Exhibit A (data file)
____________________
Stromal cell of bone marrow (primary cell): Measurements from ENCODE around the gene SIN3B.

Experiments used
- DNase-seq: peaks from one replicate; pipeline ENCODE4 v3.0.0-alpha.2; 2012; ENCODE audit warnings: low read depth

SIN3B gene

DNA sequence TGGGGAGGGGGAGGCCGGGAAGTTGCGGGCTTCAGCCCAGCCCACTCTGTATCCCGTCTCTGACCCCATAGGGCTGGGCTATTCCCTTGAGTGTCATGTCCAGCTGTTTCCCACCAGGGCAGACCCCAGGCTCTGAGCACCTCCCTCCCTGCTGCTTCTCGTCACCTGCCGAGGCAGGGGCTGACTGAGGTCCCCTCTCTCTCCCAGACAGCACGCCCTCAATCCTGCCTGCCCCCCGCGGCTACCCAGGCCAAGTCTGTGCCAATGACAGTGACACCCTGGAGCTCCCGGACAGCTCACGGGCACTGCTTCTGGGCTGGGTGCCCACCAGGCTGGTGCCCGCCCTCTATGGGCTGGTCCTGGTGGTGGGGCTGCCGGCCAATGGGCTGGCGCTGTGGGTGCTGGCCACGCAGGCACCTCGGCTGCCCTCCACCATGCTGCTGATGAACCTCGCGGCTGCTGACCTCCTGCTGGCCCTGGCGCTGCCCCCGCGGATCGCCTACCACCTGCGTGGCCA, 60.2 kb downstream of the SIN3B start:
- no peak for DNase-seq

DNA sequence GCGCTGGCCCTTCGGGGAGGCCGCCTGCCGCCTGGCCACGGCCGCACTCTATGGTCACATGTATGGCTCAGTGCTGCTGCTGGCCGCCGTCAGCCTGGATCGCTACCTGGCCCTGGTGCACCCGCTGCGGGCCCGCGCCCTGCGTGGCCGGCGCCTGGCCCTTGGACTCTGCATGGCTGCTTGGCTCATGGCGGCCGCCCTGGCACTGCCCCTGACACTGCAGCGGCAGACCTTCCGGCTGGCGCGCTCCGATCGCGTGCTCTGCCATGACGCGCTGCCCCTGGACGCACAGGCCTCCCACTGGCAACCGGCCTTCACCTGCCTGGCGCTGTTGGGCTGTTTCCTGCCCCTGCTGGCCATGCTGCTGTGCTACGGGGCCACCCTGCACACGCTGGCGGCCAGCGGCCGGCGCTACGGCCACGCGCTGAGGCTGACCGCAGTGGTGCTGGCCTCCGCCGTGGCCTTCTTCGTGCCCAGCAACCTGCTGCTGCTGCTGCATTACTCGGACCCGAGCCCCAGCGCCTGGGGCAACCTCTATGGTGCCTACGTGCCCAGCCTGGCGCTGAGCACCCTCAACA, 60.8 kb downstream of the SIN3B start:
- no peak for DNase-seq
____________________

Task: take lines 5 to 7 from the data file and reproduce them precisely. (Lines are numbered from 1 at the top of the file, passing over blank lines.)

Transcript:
DNA sequence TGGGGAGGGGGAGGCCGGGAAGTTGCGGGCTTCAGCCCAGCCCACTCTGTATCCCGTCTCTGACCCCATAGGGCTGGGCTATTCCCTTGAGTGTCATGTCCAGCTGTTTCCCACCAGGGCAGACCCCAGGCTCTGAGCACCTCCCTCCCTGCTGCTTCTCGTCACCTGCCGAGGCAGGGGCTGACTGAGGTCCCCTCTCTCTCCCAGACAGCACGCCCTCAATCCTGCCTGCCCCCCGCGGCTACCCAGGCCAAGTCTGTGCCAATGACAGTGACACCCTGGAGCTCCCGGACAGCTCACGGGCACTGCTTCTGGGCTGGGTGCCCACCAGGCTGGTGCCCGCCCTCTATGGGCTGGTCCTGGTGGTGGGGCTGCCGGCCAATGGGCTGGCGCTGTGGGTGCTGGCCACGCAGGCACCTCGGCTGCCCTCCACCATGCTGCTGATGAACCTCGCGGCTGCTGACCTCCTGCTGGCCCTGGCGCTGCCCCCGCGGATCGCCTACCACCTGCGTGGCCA, 60.2 kb downstream of the SIN3B start:
- no peak for DNase-seq

DNA sequence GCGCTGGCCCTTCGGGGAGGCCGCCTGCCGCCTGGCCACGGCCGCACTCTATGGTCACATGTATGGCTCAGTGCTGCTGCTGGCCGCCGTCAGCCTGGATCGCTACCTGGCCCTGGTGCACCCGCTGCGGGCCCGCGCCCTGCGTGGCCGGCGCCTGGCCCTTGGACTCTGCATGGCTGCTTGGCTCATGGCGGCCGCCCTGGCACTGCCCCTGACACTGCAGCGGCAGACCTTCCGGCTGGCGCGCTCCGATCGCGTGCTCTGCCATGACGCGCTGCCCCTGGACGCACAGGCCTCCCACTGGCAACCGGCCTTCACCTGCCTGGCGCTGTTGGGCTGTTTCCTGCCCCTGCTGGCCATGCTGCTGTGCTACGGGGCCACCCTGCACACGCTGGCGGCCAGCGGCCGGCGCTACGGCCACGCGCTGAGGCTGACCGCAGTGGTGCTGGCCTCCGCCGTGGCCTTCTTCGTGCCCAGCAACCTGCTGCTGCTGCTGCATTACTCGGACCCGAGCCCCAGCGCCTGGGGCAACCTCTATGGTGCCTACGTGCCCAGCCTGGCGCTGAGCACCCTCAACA, 60.8 kb downstream of the SIN3B start: